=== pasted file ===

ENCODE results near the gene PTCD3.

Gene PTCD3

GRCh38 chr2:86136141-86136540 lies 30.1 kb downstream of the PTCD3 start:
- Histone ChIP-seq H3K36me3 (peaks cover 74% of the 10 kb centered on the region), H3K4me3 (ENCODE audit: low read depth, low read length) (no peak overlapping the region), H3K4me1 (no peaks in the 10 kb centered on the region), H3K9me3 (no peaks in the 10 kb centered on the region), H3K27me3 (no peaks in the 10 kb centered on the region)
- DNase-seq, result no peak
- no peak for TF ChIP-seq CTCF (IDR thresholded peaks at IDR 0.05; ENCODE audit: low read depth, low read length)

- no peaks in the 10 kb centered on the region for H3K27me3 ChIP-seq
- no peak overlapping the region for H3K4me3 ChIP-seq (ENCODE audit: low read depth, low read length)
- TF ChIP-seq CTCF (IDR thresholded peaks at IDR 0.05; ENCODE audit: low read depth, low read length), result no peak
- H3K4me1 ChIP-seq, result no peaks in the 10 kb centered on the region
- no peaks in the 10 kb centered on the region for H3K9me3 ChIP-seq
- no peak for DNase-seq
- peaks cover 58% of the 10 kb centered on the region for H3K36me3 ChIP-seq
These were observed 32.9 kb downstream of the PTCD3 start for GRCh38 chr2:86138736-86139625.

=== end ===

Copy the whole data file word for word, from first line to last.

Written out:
ENCODE results near the gene PTCD3.

Gene PTCD3

GRCh38 chr2:86136141-86136540 lies 30.1 kb downstream of the PTCD3 start:
- Histone ChIP-seq H3K36me3 (peaks cover 74% of the 10 kb centered on the region), H3K4me3 (ENCODE audit: low read depth, low read length) (no peak overlapping the region), H3K4me1 (no peaks in the 10 kb centered on the region), H3K9me3 (no peaks in the 10 kb centered on the region), H3K27me3 (no peaks in the 10 kb centered on the region)
- DNase-seq, result no peak
- no peak for TF ChIP-seq CTCF (IDR thresholded peaks at IDR 0.05; ENCODE audit: low read depth, low read length)

- no peaks in the 10 kb centered on the region for H3K27me3 ChIP-seq
- no peak overlapping the region for H3K4me3 ChIP-seq (ENCODE audit: low read depth, low read length)
- TF ChIP-seq CTCF (IDR thresholded peaks at IDR 0.05; ENCODE audit: low read depth, low read length), result no peak
- H3K4me1 ChIP-seq, result no peaks in the 10 kb centered on the region
- no peaks in the 10 kb centered on the region for H3K9me3 ChIP-seq
- no peak for DNase-seq
- peaks cover 58% of the 10 kb centered on the region for H3K36me3 ChIP-seq
These were observed 32.9 kb downstream of the PTCD3 start for GRCh38 chr2:86138736-86139625.